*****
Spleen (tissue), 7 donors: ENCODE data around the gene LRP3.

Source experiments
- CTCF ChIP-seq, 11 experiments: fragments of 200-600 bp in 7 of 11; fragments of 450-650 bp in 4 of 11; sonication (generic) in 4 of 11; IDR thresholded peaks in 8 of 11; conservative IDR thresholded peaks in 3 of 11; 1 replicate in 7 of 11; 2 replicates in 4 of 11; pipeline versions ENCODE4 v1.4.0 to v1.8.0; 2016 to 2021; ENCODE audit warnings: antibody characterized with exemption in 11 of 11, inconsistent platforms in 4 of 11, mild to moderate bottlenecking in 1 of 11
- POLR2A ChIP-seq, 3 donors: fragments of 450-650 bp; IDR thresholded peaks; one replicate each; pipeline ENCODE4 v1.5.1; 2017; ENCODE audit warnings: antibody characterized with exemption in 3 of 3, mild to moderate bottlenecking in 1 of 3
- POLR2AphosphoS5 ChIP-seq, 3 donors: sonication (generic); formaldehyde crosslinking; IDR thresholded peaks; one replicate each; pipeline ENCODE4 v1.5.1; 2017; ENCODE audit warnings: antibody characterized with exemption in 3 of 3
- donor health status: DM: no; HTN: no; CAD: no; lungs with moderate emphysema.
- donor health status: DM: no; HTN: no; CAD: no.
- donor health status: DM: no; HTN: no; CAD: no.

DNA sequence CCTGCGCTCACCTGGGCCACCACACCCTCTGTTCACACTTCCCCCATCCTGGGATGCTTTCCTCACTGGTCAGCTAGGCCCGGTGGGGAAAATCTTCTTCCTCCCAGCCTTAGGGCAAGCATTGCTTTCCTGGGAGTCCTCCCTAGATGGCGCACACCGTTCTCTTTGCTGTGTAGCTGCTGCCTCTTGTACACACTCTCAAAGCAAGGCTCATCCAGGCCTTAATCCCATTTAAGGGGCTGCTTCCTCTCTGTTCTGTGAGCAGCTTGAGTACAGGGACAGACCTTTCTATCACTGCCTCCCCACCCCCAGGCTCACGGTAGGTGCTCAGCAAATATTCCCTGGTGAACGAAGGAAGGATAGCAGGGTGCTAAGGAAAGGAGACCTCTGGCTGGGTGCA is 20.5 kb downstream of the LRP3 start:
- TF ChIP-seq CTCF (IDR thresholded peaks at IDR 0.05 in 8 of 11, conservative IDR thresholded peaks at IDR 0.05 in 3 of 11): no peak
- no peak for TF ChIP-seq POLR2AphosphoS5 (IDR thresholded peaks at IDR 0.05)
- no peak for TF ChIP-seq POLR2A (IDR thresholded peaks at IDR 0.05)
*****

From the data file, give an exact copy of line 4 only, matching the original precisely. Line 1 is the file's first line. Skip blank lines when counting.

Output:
- POLR2A ChIP-seq, 3 donors: fragments of 450-650 bp; IDR thresholded peaks; one replicate each; pipeline ENCODE4 v1.5.1; 2017; ENCODE audit warnings: antibody characterized with exemption in 3 of 3, mild to moderate bottlenecking in 1 of 3